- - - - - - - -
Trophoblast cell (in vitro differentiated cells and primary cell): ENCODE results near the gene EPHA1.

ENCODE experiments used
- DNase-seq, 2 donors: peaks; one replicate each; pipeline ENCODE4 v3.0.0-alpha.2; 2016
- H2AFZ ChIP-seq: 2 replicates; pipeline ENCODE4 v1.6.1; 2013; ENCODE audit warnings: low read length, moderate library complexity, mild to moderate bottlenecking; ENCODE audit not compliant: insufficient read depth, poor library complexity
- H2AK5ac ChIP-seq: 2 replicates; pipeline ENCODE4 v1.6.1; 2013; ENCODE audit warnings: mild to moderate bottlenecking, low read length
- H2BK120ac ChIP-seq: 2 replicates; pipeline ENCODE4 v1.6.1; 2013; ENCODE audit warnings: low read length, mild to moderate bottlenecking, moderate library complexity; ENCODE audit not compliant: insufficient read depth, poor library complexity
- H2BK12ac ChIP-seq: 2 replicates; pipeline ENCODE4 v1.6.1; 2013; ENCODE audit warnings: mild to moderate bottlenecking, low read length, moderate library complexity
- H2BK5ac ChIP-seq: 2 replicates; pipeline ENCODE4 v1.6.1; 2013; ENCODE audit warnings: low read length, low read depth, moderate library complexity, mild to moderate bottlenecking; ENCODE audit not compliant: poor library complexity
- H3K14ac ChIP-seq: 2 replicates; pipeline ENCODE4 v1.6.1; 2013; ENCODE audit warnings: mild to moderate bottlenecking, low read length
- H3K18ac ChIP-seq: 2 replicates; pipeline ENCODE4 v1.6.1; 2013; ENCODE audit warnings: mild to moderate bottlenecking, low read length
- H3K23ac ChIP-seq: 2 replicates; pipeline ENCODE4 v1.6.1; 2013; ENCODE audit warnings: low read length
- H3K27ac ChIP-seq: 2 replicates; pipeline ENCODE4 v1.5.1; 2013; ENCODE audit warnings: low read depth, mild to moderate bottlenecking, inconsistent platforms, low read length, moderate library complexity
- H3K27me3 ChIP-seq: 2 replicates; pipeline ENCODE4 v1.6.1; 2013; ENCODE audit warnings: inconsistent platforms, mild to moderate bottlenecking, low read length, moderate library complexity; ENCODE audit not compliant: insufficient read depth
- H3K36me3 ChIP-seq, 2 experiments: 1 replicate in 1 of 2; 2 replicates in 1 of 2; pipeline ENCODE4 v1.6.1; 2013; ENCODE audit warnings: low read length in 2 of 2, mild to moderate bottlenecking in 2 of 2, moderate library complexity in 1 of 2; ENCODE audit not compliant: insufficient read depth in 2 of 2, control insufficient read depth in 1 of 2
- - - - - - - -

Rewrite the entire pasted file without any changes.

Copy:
Trophoblast cell (in vitro differentiated cells and primary cell): ENCODE results near the gene EPHA1.

ENCODE experiments used
- DNase-seq, 2 donors: peaks; one replicate each; pipeline ENCODE4 v3.0.0-alpha.2; 2016
- H2AFZ ChIP-seq: 2 replicates; pipeline ENCODE4 v1.6.1; 2013; ENCODE audit warnings: low read length, moderate library complexity, mild to moderate bottlenecking; ENCODE audit not compliant: insufficient read depth, poor library complexity
- H2AK5ac ChIP-seq: 2 replicates; pipeline ENCODE4 v1.6.1; 2013; ENCODE audit warnings: mild to moderate bottlenecking, low read length
- H2BK120ac ChIP-seq: 2 replicates; pipeline ENCODE4 v1.6.1; 2013; ENCODE audit warnings: low read length, mild to moderate bottlenecking, moderate library complexity; ENCODE audit not compliant: insufficient read depth, poor library complexity
- H2BK12ac ChIP-seq: 2 replicates; pipeline ENCODE4 v1.6.1; 2013; ENCODE audit warnings: mild to moderate bottlenecking, low read length, moderate library complexity
- H2BK5ac ChIP-seq: 2 replicates; pipeline ENCODE4 v1.6.1; 2013; ENCODE audit warnings: low read length, low read depth, moderate library complexity, mild to moderate bottlenecking; ENCODE audit not compliant: poor library complexity
- H3K14ac ChIP-seq: 2 replicates; pipeline ENCODE4 v1.6.1; 2013; ENCODE audit warnings: mild to moderate bottlenecking, low read length
- H3K18ac ChIP-seq: 2 replicates; pipeline ENCODE4 v1.6.1; 2013; ENCODE audit warnings: mild to moderate bottlenecking, low read length
- H3K23ac ChIP-seq: 2 replicates; pipeline ENCODE4 v1.6.1; 2013; ENCODE audit warnings: low read length
- H3K27ac ChIP-seq: 2 replicates; pipeline ENCODE4 v1.5.1; 2013; ENCODE audit warnings: low read depth, mild to moderate bottlenecking, inconsistent platforms, low read length, moderate library complexity
- H3K27me3 ChIP-seq: 2 replicates; pipeline ENCODE4 v1.6.1; 2013; ENCODE audit warnings: inconsistent platforms, mild to moderate bottlenecking, low read length, moderate library complexity; ENCODE audit not compliant: insufficient read depth
- H3K36me3 ChIP-seq, 2 experiments: 1 replicate in 1 of 2; 2 replicates in 1 of 2; pipeline ENCODE4 v1.6.1; 2013; ENCODE audit warnings: low read length in 2 of 2, mild to moderate bottlenecking in 2 of 2, moderate library complexity in 1 of 2; ENCODE audit not compliant: insufficient read depth in 2 of 2, control insufficient read depth in 1 of 2